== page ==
Developing a decentralized application is not really a “child’s play”; it is necessary to develop the back-end part written essentially in Solidity, and the front-end part, i.e. the interface that allows users to interact with smart contracts and to invoke the functions contained in them. To do this it is necessary to have a solid experience and familiarity with JavaScript, widely used also in the following phases related to the contract testing and finally to the final upload on the blockchain.

The testing is a fundamental operation because once the smart contract has become part of the network as one of the many nodes, it is immutable like the rest of the transactions and for this reason, can no longer be modified. If, on the other hand, the platform needs to be updated, it will have to be uploaded again on the blockchain as a different smart contract; this step will then have to be translated into a shift of the community towards the new version, which will have to be encouraged to gradually end the use of the previous one, as happened with Maker which announced the final closure of SAI with an executive vote on April 24th.

Once the testing phase has been completed, it will be necessary to move on to the final phase which includes all the operations necessary for the deployment of the contract on the blockchain. 

For these last two phases, it will be necessary to turn to a development environment created specifically for all developers who intend to start creating their dApps. The most complete and most used one is the Truffle Suite, able to put the user in direct connection with the Ethereum Virtual Machine (EVM). In addition, the suite also includes Ganache, capable of recreating a local network that is especially useful for testing, and Drizzle, a collection of libraries used for front-end development.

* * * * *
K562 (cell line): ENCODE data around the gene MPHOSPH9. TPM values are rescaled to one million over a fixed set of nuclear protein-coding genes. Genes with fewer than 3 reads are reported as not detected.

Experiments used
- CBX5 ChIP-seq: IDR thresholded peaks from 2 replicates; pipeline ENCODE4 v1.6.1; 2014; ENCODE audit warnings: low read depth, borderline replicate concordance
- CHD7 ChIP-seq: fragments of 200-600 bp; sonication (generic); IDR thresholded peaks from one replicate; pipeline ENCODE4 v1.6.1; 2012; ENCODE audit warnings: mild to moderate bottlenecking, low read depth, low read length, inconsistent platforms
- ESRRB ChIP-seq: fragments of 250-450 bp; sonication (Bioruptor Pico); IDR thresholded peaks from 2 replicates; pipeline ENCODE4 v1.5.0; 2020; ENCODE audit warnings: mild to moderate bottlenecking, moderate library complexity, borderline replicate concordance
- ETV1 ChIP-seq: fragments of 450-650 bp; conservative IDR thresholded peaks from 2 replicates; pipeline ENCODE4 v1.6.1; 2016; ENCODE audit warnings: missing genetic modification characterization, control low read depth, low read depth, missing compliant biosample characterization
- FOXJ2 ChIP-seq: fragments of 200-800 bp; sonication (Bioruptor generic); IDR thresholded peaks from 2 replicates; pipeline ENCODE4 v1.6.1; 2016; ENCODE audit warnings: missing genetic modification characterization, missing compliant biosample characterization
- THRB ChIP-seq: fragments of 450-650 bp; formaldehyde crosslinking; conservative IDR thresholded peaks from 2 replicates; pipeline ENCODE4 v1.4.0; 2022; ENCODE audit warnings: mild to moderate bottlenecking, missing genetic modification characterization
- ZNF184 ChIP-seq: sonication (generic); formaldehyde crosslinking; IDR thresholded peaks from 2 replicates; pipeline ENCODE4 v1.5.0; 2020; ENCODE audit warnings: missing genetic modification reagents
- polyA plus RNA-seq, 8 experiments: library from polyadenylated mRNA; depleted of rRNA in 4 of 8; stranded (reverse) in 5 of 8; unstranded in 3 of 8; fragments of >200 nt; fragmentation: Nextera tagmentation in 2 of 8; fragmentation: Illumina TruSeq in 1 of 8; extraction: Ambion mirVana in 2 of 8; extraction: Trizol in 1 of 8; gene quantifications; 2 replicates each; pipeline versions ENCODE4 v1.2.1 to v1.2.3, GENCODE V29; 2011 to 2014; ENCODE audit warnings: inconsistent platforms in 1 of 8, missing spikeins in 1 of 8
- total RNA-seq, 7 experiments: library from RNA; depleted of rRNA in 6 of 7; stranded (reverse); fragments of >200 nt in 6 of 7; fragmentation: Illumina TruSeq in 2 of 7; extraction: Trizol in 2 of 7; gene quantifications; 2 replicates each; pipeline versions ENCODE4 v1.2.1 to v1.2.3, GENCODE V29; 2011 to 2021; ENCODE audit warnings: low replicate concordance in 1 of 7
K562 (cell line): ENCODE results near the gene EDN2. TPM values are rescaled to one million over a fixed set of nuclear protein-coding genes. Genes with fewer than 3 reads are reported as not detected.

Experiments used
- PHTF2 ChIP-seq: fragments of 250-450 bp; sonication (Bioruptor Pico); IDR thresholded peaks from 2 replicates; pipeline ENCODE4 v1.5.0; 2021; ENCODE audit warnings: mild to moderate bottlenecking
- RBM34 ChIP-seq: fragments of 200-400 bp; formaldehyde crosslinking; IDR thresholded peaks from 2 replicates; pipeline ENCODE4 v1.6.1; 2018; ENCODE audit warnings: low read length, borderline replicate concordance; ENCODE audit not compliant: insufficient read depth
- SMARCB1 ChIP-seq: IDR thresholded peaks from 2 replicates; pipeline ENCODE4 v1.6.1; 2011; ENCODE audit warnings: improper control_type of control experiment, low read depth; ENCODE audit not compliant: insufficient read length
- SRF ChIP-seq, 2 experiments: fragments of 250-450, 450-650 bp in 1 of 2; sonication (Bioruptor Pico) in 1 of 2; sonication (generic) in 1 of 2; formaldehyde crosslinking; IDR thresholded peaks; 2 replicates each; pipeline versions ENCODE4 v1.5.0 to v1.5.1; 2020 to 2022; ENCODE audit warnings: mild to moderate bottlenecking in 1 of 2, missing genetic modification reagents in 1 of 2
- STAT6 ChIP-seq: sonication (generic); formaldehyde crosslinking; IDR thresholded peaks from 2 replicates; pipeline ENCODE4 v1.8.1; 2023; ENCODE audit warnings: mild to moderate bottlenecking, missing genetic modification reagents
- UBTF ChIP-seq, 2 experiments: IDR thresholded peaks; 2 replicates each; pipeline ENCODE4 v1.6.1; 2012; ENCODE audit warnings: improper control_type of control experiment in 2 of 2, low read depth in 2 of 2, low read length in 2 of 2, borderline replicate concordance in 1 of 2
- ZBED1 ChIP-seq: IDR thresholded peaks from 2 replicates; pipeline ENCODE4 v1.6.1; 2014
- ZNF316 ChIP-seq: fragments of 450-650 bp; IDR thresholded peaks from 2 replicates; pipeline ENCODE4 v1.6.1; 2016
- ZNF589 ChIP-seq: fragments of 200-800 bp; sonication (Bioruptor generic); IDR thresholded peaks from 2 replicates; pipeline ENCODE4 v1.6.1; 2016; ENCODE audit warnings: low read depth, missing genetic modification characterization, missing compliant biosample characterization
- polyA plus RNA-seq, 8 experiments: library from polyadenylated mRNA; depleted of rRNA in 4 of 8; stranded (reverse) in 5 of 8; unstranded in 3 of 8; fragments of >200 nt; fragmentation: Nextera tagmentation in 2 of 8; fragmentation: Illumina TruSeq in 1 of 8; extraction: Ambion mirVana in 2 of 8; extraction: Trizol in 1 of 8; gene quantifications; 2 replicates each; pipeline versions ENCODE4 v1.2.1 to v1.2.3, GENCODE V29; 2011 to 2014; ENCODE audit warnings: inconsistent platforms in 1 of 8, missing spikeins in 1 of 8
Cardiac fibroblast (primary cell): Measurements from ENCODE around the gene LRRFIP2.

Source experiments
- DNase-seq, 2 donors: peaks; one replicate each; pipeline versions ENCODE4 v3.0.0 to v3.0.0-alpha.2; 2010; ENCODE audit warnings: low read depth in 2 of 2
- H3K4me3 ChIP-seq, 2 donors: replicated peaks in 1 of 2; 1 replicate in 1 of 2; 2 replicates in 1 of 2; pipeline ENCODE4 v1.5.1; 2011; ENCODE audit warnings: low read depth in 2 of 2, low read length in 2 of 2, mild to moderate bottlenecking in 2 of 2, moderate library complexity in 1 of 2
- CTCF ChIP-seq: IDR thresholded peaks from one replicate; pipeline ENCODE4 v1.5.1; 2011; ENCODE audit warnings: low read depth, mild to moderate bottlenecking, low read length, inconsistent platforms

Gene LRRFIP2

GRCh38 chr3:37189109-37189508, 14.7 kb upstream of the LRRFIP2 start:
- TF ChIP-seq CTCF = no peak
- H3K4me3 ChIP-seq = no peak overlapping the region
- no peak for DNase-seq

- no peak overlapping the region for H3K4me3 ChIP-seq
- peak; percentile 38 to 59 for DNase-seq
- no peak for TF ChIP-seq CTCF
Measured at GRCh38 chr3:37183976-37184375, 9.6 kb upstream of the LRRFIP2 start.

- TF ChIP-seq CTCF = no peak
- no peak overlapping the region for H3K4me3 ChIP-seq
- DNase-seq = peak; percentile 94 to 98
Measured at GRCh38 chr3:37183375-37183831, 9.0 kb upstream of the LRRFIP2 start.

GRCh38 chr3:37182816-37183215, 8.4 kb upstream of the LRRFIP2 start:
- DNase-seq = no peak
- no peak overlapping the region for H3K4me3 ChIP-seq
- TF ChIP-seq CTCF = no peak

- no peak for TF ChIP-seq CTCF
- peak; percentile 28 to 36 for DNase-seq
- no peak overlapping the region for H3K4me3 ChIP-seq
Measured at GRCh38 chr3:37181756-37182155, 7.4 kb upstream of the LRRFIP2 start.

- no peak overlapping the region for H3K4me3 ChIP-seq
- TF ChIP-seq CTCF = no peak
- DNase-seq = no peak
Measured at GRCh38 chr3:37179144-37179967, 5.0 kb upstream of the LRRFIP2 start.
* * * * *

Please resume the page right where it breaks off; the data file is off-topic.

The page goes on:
Conversely, for greater dApp interoperability, it is possible to load the contract through the Loom Network platform, which makes it possible to make the application compatible not only with the Ethereum blockchain but also with Binance and TRON. Loom makes all this possible thanks to its blockchain, Basechain, based on a DPoS protocol, specially developed to offer a high degree of interoperability.

Becoming a blockchain developer is certainly not something you do from one day to the next, but it is certainly a good investment for your future as a potential skill to be included in your portfolio. The demand for this type of developer is constantly growing, as is the expansion of the blockchain industry; currently, a Solidity developer can earn an average of $80 to $100 per hour as a freelancer

We use cookies to make sure you can have the best experience on our site. If you continue to use this site we will assume that you are happy with it.